China news 5th July 2021
Readers will know that this week is the celebration of 100 years of the Communist Party of China. Chinese people are proud of the party and what the country has achieved. Here are a few excerpts from some of the commentary in Beijing about why the Party has been so successful and is so popular.
What are the main contributions of the Chinese Communist Party?
Qu Qingshan, President of the Central Party History and Documentation Research Institute said that the first “profound change” was the great contribution of the Chinese Communist Party to the country. It has profoundly changed the tragic state of China’s poverty, weakness, and bullying in modern times. After more than 70 years of unremitting struggle, China’s economic strength, scientific and technological strength, national defence strength, and comprehensive economic strength are at the forefront of the world.
The second “profound change” is the great contribution of the Chinese Communist Party to the people. This contribution has profoundly changed the tragic situation of the Chinese people being oppressed, enslaved, and exploited. In old China, the vast majority of the Chinese population became increasingly impoverished and starved. The people lived a life of hunger and cold and no political rights. After the founding of New China, under the leadership of the Communist Party of China, the people have truly become masters of the country, society and their own destiny. The people’s sense of gain, happiness, and security have been continuously enhanced, and the essential requirements of common prosperity have gradually manifested in real life. The average life expectancy of residents across the country has increased from 35 years before liberation to 77.3 years, which is a massive change.
Qu Qingshan said that the third “profound change” is the great contribution of the Chinese Communist Party to the Chinese nation. This is reflected in the profound changes in the future and destiny of the Chinese nation. The establishment of New China made a great leap from “the sick man in East Asia” to standing up.
The fourth “profound change” is the great contribution of the Chinese Communist Party to the world. He said that the Communist Party of China has always adhered to the principle of independence, firmly safeguarded the interests of developing countries, insisted that all countries are equal regardless of size, strong or weak, rich or poor, and resolutely oppose colonialism, hegemonism, and power politics.
Why does the Chinese Communist Party have so many members and has developed so fast?
Jiang Shuping, director of the Third Research Department of the Central Party History and Documentation Research Institute, stated that as of December 31, 2019, the total number of party members of the Communist Party of China was 91.914 million, and the number of grassroots party organizations was 4.681 million. The Communist Party of China has grown from a party with no more than 50 members to the largest Marxist ruling party in the world.
The Communist Party of China has strong principles. While focusing on the development of the number of party members, it also pays attention to the quality of party members, continuously strengthens the party’s self-building, and always maintains the party’s advanced nature and purity. It has always been a strong foundation for the cause of socialism with Chinese characteristics.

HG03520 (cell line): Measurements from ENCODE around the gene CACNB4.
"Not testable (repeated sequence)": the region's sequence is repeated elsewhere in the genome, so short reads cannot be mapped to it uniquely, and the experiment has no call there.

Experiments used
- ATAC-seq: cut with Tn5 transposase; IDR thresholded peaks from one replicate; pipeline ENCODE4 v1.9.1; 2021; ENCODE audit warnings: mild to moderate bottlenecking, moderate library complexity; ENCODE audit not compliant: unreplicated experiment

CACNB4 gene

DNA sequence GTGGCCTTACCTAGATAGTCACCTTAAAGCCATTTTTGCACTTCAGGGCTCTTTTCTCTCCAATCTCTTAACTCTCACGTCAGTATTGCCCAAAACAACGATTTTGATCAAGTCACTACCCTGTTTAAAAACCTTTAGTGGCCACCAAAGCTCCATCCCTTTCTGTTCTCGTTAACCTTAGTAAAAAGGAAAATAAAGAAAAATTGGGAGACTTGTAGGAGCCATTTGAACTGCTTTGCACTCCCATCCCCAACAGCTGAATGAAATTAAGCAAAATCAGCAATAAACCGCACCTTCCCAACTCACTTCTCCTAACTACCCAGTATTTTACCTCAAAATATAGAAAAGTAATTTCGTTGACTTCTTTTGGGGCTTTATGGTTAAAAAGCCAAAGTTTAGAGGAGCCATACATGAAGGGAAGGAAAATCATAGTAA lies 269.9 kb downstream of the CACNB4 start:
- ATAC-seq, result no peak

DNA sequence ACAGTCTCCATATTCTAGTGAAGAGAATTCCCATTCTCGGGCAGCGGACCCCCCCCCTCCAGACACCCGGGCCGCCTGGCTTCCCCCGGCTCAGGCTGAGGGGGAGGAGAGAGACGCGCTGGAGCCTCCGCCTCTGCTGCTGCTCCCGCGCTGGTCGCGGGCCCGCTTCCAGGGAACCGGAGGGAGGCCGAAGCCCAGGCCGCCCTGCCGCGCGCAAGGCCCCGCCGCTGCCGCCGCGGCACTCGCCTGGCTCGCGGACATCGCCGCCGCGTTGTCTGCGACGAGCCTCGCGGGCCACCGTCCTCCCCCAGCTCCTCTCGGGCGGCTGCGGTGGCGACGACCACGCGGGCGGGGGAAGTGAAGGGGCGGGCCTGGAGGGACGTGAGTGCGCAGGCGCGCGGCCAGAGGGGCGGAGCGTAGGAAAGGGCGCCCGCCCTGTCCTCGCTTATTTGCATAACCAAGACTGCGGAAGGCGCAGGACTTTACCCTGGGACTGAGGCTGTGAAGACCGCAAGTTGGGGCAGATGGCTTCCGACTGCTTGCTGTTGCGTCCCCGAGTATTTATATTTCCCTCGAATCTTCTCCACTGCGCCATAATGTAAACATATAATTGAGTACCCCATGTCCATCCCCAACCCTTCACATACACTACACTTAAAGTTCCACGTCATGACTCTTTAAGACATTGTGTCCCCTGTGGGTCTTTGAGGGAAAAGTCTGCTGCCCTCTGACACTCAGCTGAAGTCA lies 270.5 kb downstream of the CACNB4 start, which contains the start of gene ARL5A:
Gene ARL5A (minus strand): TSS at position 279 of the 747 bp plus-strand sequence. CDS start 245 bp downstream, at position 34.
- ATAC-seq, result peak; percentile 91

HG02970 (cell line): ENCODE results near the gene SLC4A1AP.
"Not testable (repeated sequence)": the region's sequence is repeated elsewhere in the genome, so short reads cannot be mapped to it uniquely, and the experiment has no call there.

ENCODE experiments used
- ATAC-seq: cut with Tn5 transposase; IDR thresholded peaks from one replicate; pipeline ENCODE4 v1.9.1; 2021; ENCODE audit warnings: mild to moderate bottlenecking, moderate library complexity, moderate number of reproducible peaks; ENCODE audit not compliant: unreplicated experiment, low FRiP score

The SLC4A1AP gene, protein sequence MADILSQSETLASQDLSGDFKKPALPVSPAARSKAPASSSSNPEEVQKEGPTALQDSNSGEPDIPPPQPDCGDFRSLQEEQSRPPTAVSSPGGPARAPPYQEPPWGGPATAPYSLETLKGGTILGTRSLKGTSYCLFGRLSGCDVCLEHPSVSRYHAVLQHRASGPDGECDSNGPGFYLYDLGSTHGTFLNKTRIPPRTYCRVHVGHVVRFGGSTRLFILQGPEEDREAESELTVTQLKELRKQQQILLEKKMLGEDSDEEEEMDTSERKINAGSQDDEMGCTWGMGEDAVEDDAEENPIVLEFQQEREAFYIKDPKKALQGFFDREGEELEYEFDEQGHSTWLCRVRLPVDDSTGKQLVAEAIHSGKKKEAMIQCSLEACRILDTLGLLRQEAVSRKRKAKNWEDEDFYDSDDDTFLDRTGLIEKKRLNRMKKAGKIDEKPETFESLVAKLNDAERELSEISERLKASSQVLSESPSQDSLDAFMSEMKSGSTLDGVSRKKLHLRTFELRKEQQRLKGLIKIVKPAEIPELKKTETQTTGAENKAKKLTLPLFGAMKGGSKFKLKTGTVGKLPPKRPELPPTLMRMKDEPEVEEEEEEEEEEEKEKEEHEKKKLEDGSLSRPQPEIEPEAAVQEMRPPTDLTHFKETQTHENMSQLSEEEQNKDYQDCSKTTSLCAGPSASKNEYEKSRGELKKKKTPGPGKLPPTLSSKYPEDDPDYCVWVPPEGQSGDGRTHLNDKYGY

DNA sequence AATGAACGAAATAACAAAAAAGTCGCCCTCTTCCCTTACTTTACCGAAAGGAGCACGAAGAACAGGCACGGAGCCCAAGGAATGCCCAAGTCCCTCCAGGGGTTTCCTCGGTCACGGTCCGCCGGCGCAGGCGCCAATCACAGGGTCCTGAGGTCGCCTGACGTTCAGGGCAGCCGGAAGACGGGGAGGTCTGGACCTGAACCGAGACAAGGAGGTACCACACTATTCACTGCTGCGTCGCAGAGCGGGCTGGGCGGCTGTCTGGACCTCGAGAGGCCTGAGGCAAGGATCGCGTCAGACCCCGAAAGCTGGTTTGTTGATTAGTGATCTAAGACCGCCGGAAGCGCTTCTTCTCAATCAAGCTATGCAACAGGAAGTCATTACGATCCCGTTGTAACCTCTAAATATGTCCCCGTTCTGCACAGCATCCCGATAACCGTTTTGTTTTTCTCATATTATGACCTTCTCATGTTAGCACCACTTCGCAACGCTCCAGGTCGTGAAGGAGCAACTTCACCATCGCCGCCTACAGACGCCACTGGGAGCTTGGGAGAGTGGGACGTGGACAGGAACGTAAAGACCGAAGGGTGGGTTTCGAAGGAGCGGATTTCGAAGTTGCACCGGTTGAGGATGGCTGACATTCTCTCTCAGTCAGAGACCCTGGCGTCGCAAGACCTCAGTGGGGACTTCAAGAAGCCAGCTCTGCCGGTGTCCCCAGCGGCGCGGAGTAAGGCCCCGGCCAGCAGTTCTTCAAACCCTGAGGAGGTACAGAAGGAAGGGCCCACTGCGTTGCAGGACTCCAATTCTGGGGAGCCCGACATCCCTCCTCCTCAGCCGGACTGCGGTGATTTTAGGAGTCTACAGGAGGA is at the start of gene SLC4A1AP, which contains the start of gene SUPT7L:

China’s per capita national income has exceeded US$ 10,000
Han Wenxiu, deputy director of the Central Finance Office, said that under the leadership of the Communist Party of China, the lives of the Chinese people have undergone earth-shaking changes. At the beginning of the New China, per capita national income was only tens of US dollars, the average life expectancy was only 35 years old, and the adult literacy rate was only about 20%, which means that the vast majority of the population was illiterate at the time, and the infant mortality rate was as high as 200 per 1,000.
After more than 70 years of hard work since the founding of the People’s Republic of China, China’s per capita national income has exceeded US$10,000, average life expectancy has risen to 77.3 years, the average number of years of education for people over 15 years of age has reached 9.9 years, and the infant mortality rate has been reduced to one per thousand.
Since the reform and opening up, China’s 770 million rural poor people have been lifted out of poverty. China’s poverty reduction population accounted for more than 70% of the world’s population during the same period. The absolute poverty problem that has plagued the Chinese nation for thousands of years has been resolved.
Stories of Hong Kong Drifters – in previous bulletins, readers will recall the group of young Mainland Chinese executives who have chosen to live in Hong Kong rather than their own home city in Mainland China. Not surprisingly they have mixed loyalties, especially in the turbulent months since June 2019.
After the reunification, Hong Kong gradually allowed mainlanders to enter Hong Kong for education and employment. Unlike new immigrants, most of this group of people known as “Hong Kong drifters” have higher education qualification and can apply for permanent residency after seven years of residence in Hong Kong. Many people left midway, and some reflected on the different social movements with Hong Kong.
In the “New Hong Kong” under the “Hong Kong National Security Law” and “Improving the Electoral System”, three “Hong Kong drifters” with different political positions accepted an exclusive interview with “Hong Kong 01”. Some people found themselves slowly losing their connection with Hong Kong; They constantly emphasized the hope to communicate with Hong Kong people, and started from discussing the colonial “history of humiliation.” Some people think that the hope of Hong Kong being a mainland democratic experiment has been dashed. Even if they identify themselves as “Hong Kong people,” they must think about moving away.